In what could be an important step towards the maturation of the decentralized insurance space, Yesterday a claim was filed with the insurance protocol for DeFi projects, Cover, after the hack of USD 19 million in Dai of Pickle Finance, and so far, most users want to see compensation.
According to the claim on Cover’s website filed on November 21, There have been 99 votes at the time of publication. throwing approximately 9,800 COVER tokens (more than 99% of respondents’ tokens) on the “yes” option to pay affected coverage holders. Ivan Martinez, Cover technical advisor, said on Twitter that if the vote is approved, the claim will go to your Claim Validity Committee “to decide whether it is valid for a payment or not.”
— DeFi Ted (Bakes) (@DeFi_Ted) November 21, 2020
Although the hacker escaped with approximately $ 19 million in funds from Pickle users, Cover clarified that any payment was not going to cover the entire loss. In an interview with Cointelegraph, Cover’s semi-anonymous lead developer, Alan, said that after CVC approval, “all PICKLE CLAIM token holders will be able to exchange 1 CLAIM token for 1 DAI”, assuming the Claim Validity Committee, or CVC, approves a 100% payment to holders, as Alan expects.
There are currently over 340,000 Pickle CLAIM tokens in circulation, where they are traded on secondary markets for USD 0.9. Alan pointed out that this could generate some “arbitrage opportunities” for traders awaiting proposal approval.
Pickle’s claim is one of the first test cases of a decentralized insurance protocol that uses a blockchain to vote on coverage. Like many in the crypto space were affected by hackers taking advantage of vulnerabilities since the DeFi-mania began, the response on social media has been favorable to a payment, but also skeptical.
Many are concerned about what Cover will decide, since yesterday’s attack on Pickle did not use a flash loan attack, a common tactic among hackers who attack DeFi protocols, but an evil tool that, according to some, looks like More to an exit scam. Hackers were able to swap funds between a malicious copycat contract and Pickle’s performance vault, called jar cDAI, leading users to notice that the vault had been emptied.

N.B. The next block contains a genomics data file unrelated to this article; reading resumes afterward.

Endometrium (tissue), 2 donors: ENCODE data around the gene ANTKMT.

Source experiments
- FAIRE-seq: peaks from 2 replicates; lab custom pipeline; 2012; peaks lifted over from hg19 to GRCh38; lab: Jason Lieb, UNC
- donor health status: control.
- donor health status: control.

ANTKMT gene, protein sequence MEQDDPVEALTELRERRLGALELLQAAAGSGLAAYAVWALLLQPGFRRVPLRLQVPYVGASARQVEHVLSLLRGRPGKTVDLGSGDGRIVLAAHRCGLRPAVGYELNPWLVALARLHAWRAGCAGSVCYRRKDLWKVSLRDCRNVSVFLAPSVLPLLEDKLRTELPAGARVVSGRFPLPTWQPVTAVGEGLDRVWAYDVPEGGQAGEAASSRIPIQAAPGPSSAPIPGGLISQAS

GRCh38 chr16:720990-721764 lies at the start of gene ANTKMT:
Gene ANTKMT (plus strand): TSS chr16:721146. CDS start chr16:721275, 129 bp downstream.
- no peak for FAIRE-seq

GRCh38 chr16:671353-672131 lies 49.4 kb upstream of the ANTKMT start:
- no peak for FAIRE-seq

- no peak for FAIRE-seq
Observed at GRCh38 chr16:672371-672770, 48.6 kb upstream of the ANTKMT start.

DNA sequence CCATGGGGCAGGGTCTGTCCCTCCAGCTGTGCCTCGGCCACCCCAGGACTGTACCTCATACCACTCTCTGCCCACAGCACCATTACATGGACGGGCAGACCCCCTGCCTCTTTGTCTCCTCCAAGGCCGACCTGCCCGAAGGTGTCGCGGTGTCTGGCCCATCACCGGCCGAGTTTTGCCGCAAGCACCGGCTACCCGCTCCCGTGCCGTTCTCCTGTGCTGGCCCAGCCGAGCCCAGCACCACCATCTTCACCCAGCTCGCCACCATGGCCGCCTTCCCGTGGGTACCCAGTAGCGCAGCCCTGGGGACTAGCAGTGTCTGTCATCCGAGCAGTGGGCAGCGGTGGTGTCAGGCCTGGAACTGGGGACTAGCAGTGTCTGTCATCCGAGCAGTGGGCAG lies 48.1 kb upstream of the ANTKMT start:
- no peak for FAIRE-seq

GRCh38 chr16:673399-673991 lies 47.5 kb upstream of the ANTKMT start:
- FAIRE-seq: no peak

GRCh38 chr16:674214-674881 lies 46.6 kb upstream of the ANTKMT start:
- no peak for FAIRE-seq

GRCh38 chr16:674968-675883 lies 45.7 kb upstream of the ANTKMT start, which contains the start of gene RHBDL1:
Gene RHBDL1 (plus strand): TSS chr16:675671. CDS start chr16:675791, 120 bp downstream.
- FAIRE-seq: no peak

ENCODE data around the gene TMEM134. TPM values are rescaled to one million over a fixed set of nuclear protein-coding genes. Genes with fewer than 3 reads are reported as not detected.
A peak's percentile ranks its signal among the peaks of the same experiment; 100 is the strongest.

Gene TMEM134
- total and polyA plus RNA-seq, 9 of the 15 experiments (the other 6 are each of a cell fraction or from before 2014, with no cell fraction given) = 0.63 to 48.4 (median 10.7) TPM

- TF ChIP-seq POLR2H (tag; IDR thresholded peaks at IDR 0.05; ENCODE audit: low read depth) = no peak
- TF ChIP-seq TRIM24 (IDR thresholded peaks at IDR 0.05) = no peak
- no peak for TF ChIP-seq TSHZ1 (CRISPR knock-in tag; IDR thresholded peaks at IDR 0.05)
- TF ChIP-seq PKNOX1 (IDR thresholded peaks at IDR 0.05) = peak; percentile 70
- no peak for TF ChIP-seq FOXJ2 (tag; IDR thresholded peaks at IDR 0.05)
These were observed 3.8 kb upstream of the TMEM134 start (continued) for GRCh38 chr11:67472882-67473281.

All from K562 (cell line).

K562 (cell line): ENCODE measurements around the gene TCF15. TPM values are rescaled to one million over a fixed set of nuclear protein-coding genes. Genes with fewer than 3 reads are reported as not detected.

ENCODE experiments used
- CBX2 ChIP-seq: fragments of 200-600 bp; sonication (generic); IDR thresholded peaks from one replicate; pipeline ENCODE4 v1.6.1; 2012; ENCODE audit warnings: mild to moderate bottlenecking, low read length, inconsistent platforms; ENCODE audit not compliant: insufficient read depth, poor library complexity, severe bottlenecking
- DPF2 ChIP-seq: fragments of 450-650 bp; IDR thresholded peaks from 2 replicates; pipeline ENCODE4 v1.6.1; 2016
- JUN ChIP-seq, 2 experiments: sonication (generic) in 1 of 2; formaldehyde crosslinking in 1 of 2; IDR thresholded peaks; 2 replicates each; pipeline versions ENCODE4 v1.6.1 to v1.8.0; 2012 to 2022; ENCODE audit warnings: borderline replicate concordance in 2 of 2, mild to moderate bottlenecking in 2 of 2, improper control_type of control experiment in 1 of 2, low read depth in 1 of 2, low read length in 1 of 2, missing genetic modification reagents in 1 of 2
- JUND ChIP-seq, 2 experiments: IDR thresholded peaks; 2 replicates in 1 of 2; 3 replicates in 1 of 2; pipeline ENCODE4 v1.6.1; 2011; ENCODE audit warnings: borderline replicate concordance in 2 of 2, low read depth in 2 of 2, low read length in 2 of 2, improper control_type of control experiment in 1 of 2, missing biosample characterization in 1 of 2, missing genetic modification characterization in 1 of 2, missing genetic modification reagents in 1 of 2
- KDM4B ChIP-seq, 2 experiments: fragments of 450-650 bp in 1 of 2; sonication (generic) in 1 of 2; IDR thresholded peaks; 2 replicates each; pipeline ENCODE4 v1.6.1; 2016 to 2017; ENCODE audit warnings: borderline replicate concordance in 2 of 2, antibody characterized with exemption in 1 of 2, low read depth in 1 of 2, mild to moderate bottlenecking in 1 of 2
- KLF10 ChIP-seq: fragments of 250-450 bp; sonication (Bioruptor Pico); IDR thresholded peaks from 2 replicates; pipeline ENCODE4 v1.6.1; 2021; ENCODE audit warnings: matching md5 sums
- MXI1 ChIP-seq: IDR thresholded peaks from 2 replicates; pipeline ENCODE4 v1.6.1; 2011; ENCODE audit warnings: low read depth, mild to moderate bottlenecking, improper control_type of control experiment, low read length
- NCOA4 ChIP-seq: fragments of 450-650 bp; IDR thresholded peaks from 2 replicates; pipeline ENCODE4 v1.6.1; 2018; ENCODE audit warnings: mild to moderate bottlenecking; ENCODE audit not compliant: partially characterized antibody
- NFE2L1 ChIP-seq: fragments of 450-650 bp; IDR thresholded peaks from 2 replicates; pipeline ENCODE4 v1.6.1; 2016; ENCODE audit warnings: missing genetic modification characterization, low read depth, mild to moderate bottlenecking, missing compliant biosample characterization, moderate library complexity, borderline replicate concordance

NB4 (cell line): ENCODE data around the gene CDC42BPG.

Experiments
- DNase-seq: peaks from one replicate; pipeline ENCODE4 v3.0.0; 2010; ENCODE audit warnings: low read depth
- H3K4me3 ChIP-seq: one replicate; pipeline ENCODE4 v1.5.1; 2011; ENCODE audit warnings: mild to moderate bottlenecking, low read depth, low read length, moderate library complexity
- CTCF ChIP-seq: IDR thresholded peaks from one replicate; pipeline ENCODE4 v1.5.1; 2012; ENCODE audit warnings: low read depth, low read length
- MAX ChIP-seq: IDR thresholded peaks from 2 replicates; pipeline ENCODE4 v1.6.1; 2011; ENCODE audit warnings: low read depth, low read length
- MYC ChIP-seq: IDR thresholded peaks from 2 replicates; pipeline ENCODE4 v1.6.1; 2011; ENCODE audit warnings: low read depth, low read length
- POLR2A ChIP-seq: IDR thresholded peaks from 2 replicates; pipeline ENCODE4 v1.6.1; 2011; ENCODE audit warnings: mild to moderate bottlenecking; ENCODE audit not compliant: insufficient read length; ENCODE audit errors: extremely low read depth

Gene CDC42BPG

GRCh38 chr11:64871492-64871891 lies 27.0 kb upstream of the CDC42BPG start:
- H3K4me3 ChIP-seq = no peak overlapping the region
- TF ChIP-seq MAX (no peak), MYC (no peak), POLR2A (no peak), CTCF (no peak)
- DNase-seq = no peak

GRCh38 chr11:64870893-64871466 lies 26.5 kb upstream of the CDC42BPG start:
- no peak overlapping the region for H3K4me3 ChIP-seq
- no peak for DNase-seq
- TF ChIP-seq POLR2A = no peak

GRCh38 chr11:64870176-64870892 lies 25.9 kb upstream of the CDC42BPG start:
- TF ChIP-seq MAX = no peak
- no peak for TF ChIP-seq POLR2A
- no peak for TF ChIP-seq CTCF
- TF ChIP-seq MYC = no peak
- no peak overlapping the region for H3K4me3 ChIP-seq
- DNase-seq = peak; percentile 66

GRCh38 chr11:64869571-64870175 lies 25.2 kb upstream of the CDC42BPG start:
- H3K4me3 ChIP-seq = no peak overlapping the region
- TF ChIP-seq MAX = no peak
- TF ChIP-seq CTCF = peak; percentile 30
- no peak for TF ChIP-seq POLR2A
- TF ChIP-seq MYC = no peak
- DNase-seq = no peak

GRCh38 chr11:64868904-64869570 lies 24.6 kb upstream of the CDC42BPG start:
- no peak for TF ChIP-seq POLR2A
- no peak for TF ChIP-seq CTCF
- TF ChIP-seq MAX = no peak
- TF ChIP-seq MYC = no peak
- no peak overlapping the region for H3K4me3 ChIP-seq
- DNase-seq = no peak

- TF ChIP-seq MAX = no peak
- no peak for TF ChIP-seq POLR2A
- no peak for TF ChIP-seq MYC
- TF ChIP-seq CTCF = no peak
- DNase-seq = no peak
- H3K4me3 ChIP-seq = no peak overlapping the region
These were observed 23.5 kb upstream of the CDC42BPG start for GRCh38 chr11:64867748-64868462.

Under Cover’s guidelines, the project establishes which will pay claims for exploits or certain smart contract attacks, specifically referencing flash loan attacks, resulting in “a material loss of funds from the smart contract or smart contract system with funds transferred to another address that the original owner (s) do not control or the funds become permanently irrecoverable.”
Regardless of what conclusion Cover reaches, its decision will have repercussions for the DeFi community. In addition to Pickle Finance, hackers are targeting multiple DeFi protocols this year, resulting in the loss of millions of dollars in funds, from Harvest Finance, Value, Akropolis, Cheese Bank, and Origin to name a few. A robust selection of secure protocols like Cover can help mitigate the consequences of such attacks.
Alan de Cover said:
“I think DeFi coverage is essential for the mass adoption of these protocols. Some of these protocols that people are creating will change the financial industry forever, but since we are at an early stage, there are many attack vectors present and many more unknown. Our job is to allow users to experiment with game-changing protocols while remaining protected against the risk of vulnerabilities. “
Voting on Pickle’s claim will end on November 23 at 11:59 am EST.